When I was in elementary school, I towered over most of my peers—even the boys. My adult height is five feet and seven inches, only a few inches taller than the average American woman. But I grew quickly early, making me feel like the Jolly Green Giant compared to my petite pals!
As I grew and grew, I feared the challenges that can come with height. In fact, I watched them unfold as my sister struggled to find clothes that fit her six-foot frame. Along with shopping woes, my sister was often mistaken for being older than she was—and made to feel insecure over something she couldn’t control.
Having a tall child is not typically cause for concern, but you may encounter unique issues related to your child’s height. Here’s what can happen and how you can cope:
During a child’s first year of life, they can grow up to ten inches. Talk about growing pains! In their second year of life, they can sprout another five inches. Every year after that, children can add between two and three inches to their height every year until they hit puberty.
It’s completely normal for pre-teens and teens to experience growth spurts during puberty. These rapid increases in height and weight can last two to five years and begin at any point between eight and fifteen years of age. This wide range depends on your child’s biological sex, family history, and unique genetic makeup. (For example, girls usually start puberty before boys.)
Unfortunately, the marks of puberty can make any child an easy target for mockery. If your child experiences teasing and taunting due to their height, reassure them to help them feel more secure in their body. Focus on the positive parts of their height and the ways it can be beneficial. Most importantly, remind them that their appearance is the least interesting thing about them—they have endless talents, skills, and wonderful qualities that make them special!
In addition to emotional support, your child will need extra care to maintain their physical health.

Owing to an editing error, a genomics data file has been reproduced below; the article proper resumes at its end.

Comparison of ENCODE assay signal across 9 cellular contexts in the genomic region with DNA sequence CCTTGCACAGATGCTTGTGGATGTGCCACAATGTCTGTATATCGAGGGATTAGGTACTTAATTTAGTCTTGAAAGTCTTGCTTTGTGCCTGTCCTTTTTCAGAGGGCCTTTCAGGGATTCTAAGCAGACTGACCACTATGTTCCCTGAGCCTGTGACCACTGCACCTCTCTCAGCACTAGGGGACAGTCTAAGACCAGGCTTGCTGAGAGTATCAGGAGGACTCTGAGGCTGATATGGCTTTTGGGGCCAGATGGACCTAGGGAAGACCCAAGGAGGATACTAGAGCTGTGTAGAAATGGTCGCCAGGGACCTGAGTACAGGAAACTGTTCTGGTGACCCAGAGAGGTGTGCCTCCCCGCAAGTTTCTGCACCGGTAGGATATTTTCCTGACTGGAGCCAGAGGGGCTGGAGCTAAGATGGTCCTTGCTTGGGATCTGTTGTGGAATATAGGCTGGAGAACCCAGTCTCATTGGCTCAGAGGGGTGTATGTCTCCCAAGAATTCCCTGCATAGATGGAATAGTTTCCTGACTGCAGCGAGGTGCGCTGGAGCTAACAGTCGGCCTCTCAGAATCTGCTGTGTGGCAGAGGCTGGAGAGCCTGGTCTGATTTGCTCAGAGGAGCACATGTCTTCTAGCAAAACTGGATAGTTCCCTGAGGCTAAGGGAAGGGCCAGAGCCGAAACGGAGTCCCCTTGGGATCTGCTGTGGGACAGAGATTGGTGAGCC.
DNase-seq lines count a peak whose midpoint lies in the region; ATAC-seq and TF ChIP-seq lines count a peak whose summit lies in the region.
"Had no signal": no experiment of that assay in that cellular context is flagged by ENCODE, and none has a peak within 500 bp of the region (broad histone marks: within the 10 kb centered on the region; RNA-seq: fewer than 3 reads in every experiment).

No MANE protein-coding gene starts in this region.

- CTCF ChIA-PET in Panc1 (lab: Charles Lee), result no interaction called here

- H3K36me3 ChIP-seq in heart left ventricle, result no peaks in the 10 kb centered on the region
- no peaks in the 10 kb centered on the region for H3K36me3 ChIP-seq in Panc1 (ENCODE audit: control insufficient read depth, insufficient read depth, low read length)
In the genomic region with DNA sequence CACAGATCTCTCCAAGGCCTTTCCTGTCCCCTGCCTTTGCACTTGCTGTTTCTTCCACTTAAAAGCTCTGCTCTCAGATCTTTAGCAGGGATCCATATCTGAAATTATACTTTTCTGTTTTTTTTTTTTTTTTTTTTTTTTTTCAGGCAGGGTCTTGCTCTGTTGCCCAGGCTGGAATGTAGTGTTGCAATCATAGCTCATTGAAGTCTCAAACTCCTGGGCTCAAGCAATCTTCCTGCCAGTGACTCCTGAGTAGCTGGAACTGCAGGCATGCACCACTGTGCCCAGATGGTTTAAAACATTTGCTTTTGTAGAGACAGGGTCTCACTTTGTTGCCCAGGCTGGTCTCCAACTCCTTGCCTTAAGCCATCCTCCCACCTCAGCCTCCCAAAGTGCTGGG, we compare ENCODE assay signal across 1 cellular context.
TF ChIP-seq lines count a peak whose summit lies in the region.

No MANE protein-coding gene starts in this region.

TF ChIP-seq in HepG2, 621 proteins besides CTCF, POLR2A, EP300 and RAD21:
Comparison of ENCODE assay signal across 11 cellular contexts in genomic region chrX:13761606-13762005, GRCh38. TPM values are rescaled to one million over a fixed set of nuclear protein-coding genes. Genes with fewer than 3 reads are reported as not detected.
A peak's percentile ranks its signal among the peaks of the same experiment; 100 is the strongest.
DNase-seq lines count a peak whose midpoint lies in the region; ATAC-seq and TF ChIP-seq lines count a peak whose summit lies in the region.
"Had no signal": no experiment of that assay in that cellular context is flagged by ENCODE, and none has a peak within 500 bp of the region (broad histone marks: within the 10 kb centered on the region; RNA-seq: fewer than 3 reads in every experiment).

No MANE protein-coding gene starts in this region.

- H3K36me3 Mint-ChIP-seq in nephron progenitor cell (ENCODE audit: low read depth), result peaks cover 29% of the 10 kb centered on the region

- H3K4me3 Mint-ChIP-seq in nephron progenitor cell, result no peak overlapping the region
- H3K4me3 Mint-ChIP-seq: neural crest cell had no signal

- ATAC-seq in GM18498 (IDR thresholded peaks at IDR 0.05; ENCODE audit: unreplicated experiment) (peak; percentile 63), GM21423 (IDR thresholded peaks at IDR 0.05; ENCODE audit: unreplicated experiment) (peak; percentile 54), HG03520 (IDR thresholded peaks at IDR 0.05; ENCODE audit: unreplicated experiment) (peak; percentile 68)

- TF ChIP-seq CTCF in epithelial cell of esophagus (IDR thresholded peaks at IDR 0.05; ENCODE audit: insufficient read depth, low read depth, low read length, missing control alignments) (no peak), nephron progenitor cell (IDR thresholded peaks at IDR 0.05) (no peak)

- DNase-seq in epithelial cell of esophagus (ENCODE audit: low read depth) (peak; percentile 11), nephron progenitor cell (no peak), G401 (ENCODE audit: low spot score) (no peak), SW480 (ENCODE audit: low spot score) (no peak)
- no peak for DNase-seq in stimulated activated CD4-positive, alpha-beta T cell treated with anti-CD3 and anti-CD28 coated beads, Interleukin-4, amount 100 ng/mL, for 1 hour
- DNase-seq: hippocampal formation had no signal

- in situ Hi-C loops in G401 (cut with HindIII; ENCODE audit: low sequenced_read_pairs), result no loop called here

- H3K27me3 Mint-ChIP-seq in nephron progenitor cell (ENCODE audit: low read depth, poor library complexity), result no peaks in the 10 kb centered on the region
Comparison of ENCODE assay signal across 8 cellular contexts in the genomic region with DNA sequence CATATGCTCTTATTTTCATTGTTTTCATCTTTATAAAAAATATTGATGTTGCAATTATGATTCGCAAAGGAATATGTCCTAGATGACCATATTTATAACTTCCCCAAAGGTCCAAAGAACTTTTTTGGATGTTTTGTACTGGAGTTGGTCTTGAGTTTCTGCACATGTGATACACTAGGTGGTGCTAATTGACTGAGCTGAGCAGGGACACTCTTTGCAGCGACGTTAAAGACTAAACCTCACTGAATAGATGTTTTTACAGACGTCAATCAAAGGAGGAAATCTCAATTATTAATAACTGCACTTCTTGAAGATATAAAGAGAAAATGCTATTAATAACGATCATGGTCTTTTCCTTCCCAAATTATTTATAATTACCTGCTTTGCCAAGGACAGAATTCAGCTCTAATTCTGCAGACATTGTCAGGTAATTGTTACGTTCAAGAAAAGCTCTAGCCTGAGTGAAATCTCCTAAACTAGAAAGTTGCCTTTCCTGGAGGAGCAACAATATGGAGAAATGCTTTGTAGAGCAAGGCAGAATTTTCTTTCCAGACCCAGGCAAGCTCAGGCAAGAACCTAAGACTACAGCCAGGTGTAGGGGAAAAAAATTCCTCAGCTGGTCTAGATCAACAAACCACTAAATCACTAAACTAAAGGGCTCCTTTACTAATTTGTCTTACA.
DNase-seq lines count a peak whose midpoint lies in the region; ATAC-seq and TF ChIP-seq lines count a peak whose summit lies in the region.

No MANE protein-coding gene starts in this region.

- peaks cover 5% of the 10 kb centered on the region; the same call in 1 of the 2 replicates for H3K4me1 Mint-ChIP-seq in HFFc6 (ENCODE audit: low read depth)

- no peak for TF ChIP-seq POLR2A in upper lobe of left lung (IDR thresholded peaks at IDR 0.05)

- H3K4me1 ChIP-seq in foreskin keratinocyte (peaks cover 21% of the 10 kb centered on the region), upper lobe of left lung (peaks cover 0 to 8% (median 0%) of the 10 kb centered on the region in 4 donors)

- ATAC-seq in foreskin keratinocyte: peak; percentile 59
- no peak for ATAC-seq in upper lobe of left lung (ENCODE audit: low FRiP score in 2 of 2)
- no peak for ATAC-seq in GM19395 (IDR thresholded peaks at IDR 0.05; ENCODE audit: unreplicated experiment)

- A healthy, balanced diet will sustain your child’s growth and development. Ensure they’re getting the vitamins, minerals, and nutrients they need!
- Instilling regular exercise habits can help your child manage their weight gain. Get the whole family involved in fun physical activities.
- Make sure your child is getting enough sleep. Growing bodies need their rest to keep growing!
While every child is different, there are average height measurements that act as benchmarks to determine the progress of your child’s growth. Deviation from these standards does not necessarily mean there’s something amiss with your child; humans come in all shapes and sizes!
However, having a tall child can cause others to treat them differently. We often associate height with age, and tall children are commonly mistaken for being older than they really are. While it’s usually an innocent error, it can lead to unfair expectations placed on the child.
It’s important to remember that tall children are no more mature than their shorter friends and classmates. Advanced physical development is one thing, mental and emotional maturity is another. Your tall child may be able to reach for items on the top shelf without your help, but they shouldn’t be expected to take on tasks that other children their age wouldn’t be capable of.
According to Erica Eugster, pediatric endocrinologist: “Expectations might be higher if children are treated as older than they are, which can lead to feelings of inadequacy and failure for the child, and frustration and disappointment for the adults.”
When tall children are held to higher expectations and unable to meet them, they may begin believing they’re letting down the adults in their life. Persistence of this pattern can cause feelings of failure, depression, and stress in children—while adults may unfairly accuse tall children of laziness or intentional misbehavior.
From household chores to behavioral expectations, ensure what you’re asking of your child aligns with their age. Tall children may grow rapidly, but their brains develop slowly and steadily.
Confidence as Tall as They Are
If your tall child is struggling to see themselves in a positive light, you can make a lasting impact on their self-esteem.
- Lead by example. When you talk about yourself in an uplifting way—whether you’re referring to physical characteristics or personality traits—you’re teaching your tall child how to love themselves!
- Be an advocate for your child. If you notice other adults mistreating your tall child with negative remarks or unfair expectations, politely remind them of your child’s age and capabilities. As a child, knowing your parents are in your corner makes a world of difference!
- Encourage your tall child to participate in sports and activities where their height will offer an advantage. Whether they choose volleyball, basketball, track and field, or the swim team, there are plenty of options available to them!
Let Kids Be Kids
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